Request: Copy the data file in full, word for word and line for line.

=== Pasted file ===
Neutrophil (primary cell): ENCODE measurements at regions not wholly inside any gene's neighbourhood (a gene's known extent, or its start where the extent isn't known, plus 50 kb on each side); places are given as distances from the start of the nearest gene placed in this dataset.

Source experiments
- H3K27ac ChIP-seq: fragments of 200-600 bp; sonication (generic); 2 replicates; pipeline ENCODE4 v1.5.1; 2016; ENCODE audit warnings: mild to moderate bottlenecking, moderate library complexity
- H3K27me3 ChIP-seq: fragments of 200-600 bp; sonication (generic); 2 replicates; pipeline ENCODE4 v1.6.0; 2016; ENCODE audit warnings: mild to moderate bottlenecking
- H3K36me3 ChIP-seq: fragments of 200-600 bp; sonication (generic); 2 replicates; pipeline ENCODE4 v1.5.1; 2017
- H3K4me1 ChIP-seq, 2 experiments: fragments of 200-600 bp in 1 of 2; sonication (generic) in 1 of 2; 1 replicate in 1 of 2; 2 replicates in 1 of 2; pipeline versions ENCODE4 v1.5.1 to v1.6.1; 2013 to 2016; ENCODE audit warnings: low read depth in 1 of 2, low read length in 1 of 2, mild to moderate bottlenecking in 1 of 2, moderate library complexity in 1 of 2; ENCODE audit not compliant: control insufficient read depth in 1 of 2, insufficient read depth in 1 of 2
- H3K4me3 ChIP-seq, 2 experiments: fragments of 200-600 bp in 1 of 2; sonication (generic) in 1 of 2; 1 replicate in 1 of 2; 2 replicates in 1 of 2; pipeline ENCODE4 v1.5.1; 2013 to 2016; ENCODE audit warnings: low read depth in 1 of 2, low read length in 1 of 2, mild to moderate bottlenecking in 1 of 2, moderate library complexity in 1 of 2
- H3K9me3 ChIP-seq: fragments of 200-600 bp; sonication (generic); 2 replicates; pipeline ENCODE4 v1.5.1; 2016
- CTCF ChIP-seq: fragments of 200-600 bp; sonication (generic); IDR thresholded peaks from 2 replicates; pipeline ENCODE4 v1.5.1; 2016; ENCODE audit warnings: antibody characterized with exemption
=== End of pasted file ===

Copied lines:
Neutrophil (primary cell): ENCODE measurements at regions not wholly inside any gene's neighbourhood (a gene's known extent, or its start where the extent isn't known, plus 50 kb on each side); places are given as distances from the start of the nearest gene placed in this dataset.

Source experiments
- H3K27ac ChIP-seq: fragments of 200-600 bp; sonication (generic); 2 replicates; pipeline ENCODE4 v1.5.1; 2016; ENCODE audit warnings: mild to moderate bottlenecking, moderate library complexity
- H3K27me3 ChIP-seq: fragments of 200-600 bp; sonication (generic); 2 replicates; pipeline ENCODE4 v1.6.0; 2016; ENCODE audit warnings: mild to moderate bottlenecking
- H3K36me3 ChIP-seq: fragments of 200-600 bp; sonication (generic); 2 replicates; pipeline ENCODE4 v1.5.1; 2017
- H3K4me1 ChIP-seq, 2 experiments: fragments of 200-600 bp in 1 of 2; sonication (generic) in 1 of 2; 1 replicate in 1 of 2; 2 replicates in 1 of 2; pipeline versions ENCODE4 v1.5.1 to v1.6.1; 2013 to 2016; ENCODE audit warnings: low read depth in 1 of 2, low read length in 1 of 2, mild to moderate bottlenecking in 1 of 2, moderate library complexity in 1 of 2; ENCODE audit not compliant: control insufficient read depth in 1 of 2, insufficient read depth in 1 of 2
- H3K4me3 ChIP-seq, 2 experiments: fragments of 200-600 bp in 1 of 2; sonication (generic) in 1 of 2; 1 replicate in 1 of 2; 2 replicates in 1 of 2; pipeline ENCODE4 v1.5.1; 2013 to 2016; ENCODE audit warnings: low read depth in 1 of 2, low read length in 1 of 2, mild to moderate bottlenecking in 1 of 2, moderate library complexity in 1 of 2
- H3K9me3 ChIP-seq: fragments of 200-600 bp; sonication (generic); 2 replicates; pipeline ENCODE4 v1.5.1; 2016
- CTCF ChIP-seq: fragments of 200-600 bp; sonication (generic); IDR thresholded peaks from 2 replicates; pipeline ENCODE4 v1.5.1; 2016; ENCODE audit warnings: antibody characterized with exemption